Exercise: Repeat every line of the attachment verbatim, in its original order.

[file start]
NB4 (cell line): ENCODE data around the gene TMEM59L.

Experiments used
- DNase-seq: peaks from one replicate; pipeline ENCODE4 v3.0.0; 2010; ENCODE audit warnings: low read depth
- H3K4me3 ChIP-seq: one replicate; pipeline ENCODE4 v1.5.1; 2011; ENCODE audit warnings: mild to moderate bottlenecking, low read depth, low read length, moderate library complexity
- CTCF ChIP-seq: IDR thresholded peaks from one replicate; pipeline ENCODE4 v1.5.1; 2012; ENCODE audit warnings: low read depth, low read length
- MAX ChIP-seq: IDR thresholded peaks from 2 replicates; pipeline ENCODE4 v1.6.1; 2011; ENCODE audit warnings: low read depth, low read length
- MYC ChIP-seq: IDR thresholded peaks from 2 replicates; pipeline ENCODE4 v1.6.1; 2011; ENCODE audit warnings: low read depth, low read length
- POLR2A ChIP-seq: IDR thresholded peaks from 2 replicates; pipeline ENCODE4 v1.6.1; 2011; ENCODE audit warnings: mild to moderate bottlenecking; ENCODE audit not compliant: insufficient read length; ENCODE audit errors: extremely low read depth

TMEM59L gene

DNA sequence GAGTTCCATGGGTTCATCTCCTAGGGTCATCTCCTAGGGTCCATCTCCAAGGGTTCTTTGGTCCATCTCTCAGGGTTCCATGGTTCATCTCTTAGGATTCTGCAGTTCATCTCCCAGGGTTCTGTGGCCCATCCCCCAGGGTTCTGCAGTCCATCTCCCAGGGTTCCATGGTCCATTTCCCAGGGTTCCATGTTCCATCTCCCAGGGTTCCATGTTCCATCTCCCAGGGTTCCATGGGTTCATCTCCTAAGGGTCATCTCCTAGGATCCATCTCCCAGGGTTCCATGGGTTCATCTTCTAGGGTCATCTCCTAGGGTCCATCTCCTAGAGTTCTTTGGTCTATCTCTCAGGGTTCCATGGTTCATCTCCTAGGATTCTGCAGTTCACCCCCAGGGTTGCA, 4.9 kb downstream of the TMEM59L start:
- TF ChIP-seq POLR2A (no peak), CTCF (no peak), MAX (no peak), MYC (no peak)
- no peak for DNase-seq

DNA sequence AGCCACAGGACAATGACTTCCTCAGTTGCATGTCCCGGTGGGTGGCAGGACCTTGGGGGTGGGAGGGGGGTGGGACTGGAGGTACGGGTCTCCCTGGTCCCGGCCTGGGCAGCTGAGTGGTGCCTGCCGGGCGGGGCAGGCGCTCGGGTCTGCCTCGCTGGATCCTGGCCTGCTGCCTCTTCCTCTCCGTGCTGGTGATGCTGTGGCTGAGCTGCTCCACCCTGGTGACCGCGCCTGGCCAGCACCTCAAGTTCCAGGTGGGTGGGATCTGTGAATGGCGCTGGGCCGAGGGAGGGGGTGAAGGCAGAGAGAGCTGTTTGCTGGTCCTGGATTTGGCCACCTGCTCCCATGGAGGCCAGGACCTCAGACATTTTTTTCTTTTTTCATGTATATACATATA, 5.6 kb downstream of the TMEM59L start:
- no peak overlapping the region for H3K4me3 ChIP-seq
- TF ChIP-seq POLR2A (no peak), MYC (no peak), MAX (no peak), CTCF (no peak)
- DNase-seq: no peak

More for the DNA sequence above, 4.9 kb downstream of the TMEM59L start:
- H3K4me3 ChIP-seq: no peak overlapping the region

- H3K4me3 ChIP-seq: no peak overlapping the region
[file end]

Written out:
NB4 (cell line): ENCODE data around the gene TMEM59L.

Experiments used
- DNase-seq: peaks from one replicate; pipeline ENCODE4 v3.0.0; 2010; ENCODE audit warnings: low read depth
- H3K4me3 ChIP-seq: one replicate; pipeline ENCODE4 v1.5.1; 2011; ENCODE audit warnings: mild to moderate bottlenecking, low read depth, low read length, moderate library complexity
- CTCF ChIP-seq: IDR thresholded peaks from one replicate; pipeline ENCODE4 v1.5.1; 2012; ENCODE audit warnings: low read depth, low read length
- MAX ChIP-seq: IDR thresholded peaks from 2 replicates; pipeline ENCODE4 v1.6.1; 2011; ENCODE audit warnings: low read depth, low read length
- MYC ChIP-seq: IDR thresholded peaks from 2 replicates; pipeline ENCODE4 v1.6.1; 2011; ENCODE audit warnings: low read depth, low read length
- POLR2A ChIP-seq: IDR thresholded peaks from 2 replicates; pipeline ENCODE4 v1.6.1; 2011; ENCODE audit warnings: mild to moderate bottlenecking; ENCODE audit not compliant: insufficient read length; ENCODE audit errors: extremely low read depth

TMEM59L gene

DNA sequence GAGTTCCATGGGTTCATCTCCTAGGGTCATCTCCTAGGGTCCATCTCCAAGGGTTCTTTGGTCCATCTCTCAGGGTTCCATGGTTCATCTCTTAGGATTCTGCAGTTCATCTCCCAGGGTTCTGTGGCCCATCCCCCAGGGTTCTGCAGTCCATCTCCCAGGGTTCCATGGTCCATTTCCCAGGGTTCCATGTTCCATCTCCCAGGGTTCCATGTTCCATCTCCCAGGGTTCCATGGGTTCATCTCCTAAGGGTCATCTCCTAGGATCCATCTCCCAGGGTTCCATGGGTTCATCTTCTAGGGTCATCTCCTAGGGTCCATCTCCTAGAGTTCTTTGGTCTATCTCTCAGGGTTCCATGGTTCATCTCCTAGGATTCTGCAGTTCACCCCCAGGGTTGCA, 4.9 kb downstream of the TMEM59L start:
- TF ChIP-seq POLR2A (no peak), CTCF (no peak), MAX (no peak), MYC (no peak)
- no peak for DNase-seq

DNA sequence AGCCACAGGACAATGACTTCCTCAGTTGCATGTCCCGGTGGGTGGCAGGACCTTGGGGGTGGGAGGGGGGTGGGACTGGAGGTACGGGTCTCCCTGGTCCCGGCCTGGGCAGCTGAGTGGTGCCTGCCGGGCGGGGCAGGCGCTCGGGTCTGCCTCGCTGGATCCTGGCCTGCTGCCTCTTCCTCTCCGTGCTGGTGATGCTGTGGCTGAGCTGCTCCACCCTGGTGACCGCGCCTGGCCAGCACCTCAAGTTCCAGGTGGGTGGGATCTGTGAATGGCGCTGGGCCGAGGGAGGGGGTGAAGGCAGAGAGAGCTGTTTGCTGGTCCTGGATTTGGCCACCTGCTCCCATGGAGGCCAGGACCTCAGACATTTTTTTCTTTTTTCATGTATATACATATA, 5.6 kb downstream of the TMEM59L start:
- no peak overlapping the region for H3K4me3 ChIP-seq
- TF ChIP-seq POLR2A (no peak), MYC (no peak), MAX (no peak), CTCF (no peak)
- DNase-seq: no peak

More for the DNA sequence above, 4.9 kb downstream of the TMEM59L start:
- H3K4me3 ChIP-seq: no peak overlapping the region

- H3K4me3 ChIP-seq: no peak overlapping the region